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The West Coast is really a remote place in South Island and not very accessible. There are 2 ways- Haast's Pass or Arthur's Pass.
Very few people seem to stay at the South Island and the majority of the population at the West Coast, stay at Greymouth.
The drive down the West Coast can be quite tiring. It is also incredibly winding. The roads are so winding, I was constantly on low gear for the entire time driving between Fox Glacier and Franz Josef. The distance of just 30 kms took me half an hour. Also I did skid once across a bridge (due to mud) but it was only momentarily. Still, imagine if I did go off......
If you thinking of driving faster you can forget it. One one side you are facing the mountain wall and the other, a deep steep ravine in which a fall would surely kill you.
Along the way don't forget to stop and look at the great Mount Glorious National Park. There is also a salmon farm along the route that serves lunch.
However Greymouth is easily accessible from Christchurch, about 4 hours along a scenic mountain pass called Arthur's Pass. I am told, the train ride is something incredible but since we were driving, we could not substantiate it.
Updated Aug 7, 2005
The driving speed limit is 100 kms for all highways in New Zealand.
It really it dead on. It's quite hard to drive any faster. I only manage 120 km/h top speed only on a straight road. When the speed limit is 30km/h, it really is that low on very winding roads.
There's a lot of gravel, ice or mud on the roads. On the mountain highways, there are gantries which will prohibit you from passing if the route is impassible due to snow. Hence be careful.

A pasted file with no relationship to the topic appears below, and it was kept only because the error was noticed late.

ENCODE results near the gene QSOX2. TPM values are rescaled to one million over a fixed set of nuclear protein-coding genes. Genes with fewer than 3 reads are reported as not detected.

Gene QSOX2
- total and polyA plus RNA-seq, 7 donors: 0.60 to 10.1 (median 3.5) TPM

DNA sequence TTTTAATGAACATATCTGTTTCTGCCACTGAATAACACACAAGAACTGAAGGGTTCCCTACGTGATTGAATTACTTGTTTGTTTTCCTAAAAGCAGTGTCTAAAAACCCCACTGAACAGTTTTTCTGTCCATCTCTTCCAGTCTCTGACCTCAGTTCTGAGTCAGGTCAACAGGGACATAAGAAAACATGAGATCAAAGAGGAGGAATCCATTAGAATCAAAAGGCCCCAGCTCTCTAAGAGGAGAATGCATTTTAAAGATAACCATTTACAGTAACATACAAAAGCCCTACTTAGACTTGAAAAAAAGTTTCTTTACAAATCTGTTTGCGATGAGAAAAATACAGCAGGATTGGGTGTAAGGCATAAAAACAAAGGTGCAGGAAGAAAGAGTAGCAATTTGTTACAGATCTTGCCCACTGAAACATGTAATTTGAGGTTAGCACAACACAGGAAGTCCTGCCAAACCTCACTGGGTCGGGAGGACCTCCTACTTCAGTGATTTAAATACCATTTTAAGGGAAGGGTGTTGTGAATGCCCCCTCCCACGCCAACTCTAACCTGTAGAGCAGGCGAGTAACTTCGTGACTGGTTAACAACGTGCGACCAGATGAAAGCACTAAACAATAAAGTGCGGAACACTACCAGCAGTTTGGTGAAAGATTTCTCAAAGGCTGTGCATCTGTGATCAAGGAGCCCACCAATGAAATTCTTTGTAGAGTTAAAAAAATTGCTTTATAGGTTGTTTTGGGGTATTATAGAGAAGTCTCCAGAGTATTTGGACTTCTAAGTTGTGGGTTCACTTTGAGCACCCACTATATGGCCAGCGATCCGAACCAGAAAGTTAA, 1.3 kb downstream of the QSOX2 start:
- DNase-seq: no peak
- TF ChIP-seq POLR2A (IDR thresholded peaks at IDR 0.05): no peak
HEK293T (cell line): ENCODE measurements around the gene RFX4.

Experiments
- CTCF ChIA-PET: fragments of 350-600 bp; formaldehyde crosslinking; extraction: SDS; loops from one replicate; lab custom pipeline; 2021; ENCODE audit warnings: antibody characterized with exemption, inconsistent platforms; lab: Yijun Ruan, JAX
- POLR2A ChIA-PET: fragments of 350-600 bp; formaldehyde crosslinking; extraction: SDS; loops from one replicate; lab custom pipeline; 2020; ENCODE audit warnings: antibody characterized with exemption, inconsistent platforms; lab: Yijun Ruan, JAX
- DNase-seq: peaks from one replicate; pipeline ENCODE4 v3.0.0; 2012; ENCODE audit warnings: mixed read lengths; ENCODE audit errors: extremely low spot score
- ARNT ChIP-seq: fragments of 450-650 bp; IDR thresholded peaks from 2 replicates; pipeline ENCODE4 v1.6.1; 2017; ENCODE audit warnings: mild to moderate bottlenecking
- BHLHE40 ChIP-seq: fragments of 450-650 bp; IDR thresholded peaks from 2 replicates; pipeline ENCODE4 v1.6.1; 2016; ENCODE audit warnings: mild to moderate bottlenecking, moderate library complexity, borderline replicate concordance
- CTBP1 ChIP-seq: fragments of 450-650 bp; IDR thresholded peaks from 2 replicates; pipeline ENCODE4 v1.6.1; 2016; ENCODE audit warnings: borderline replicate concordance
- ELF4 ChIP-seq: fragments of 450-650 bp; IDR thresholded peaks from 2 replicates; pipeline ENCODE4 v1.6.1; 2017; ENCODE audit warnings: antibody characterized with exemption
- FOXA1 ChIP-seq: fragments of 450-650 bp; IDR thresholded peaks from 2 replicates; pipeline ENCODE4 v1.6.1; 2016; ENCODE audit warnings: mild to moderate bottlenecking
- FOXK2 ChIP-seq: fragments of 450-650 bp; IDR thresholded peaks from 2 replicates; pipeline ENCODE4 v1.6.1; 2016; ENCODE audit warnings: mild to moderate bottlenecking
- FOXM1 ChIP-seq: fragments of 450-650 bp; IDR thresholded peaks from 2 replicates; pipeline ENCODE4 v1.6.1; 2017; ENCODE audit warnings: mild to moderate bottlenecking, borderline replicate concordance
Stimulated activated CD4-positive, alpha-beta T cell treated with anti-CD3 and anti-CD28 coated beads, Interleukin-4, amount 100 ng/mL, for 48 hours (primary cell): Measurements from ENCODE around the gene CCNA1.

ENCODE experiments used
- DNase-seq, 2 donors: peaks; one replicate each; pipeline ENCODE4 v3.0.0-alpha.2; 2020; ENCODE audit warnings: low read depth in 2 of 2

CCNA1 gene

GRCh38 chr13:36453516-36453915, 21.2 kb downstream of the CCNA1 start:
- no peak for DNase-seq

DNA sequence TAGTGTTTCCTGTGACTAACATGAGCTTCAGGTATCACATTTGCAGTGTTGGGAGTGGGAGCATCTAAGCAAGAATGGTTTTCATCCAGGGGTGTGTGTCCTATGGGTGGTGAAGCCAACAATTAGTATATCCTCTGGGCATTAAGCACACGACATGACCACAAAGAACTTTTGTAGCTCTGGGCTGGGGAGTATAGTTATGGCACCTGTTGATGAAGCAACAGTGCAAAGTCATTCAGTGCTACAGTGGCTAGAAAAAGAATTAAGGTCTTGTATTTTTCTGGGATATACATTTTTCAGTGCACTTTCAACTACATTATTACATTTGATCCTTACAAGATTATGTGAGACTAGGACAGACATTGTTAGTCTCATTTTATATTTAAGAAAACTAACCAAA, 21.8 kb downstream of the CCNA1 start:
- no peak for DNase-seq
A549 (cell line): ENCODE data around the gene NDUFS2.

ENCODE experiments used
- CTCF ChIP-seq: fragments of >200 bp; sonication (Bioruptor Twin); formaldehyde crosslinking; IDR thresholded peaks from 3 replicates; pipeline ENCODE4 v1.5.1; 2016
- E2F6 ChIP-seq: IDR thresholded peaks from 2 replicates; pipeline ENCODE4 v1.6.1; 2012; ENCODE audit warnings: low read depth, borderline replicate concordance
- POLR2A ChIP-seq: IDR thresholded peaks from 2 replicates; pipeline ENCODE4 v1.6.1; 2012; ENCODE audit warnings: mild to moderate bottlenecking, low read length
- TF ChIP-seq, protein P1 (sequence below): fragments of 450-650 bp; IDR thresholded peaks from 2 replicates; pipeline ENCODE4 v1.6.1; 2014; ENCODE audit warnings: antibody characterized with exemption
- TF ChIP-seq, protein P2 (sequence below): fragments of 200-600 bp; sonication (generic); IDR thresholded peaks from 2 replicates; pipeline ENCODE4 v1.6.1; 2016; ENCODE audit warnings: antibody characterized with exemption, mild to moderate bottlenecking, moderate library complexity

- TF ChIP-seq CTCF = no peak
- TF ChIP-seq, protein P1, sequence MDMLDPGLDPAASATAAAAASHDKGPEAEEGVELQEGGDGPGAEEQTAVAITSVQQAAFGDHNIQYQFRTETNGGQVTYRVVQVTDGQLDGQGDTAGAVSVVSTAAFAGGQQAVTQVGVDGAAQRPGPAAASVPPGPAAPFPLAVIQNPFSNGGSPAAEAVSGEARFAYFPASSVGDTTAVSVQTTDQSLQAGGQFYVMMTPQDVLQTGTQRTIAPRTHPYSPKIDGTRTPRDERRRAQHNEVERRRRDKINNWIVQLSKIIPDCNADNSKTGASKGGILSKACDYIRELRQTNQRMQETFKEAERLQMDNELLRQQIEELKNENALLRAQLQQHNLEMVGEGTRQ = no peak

If you are paranoid, you will notice a lot of speed camera signs along the highway. To tell you the truth, I never saw any policeman or speed traps along the highway. Only lots of lots of sign, even when I travelled 110 km/h sometimes.
However the speeds into towns MUST and always MUST be obeyed. If the speed limit is 60km/h, then drive at 60km/h.
Many towns I saw, had a policeman lying in wait, along a side road waiting to catch unsuspecting speeding cars. Usually they tend to be tourists or foreigners who are not wise enough to obey and are in a hurry.
The fines are also quite high ranging from NZ$100 onwards for speeding and the car rental agencies have no qualms in slapping you with the fines--- by charging to your credit card if you don't pay up. Thus there's is no escape.
Also, our car rental agency advised us to get an additional insurance of $10 for any windscreen cracks. That's quite prudent due to the many rockfalls along the highways.
The basic car insurance offered by car rental agencies covers you only in excess of $500. If you want the full coverage you pay about $10-$18 more per day for rental. Most agencies won't recommend full coverage unless you ask for it.
Written Dec 13, 2004
As the West Coast is quite remote with very few towns along the way, the prudent thing to do is to stop for supplies and petrol at the bigger towns like Fox Glacier or Franz Josef before you drive town to Greymouth.
The drive to Greymouth is quite remote and lonely. Make sure you have 3/4 tank petrol before attempting the long drive to Greymouth from Franz Josef. Otherwise you might be stuck somewhere with help taking a long time to reach you. Also don't try to drive at night....the long winding roads are unpredictable and you may get into an accident.
Greymouth is the largest town on the West Coast. However if you don't want to go that far, you can stop off at Hokitika, a fairly large town, about 20kms from Greymouth. There are many hotels/motels there too.
I think the Arthur's Pass for those driving is accessed by a junction called Kumanthi Junction. I am not too sure about the spelling. The junction is about 10km south of Greymouth.
It will take you about 4 hours to drive from the West Coast back to Christchurch. For us, it was raining heavily and we had to drive slow most of the time due to visibility being terrible. I think we could only see like 2-3 metres ahead of us.
Written Dec 13, 2004
There are many warning signs along the walk to the glacier terminal about falling rocks. There is lots of evidence of previous rock falls.
Written Jul 26, 2007
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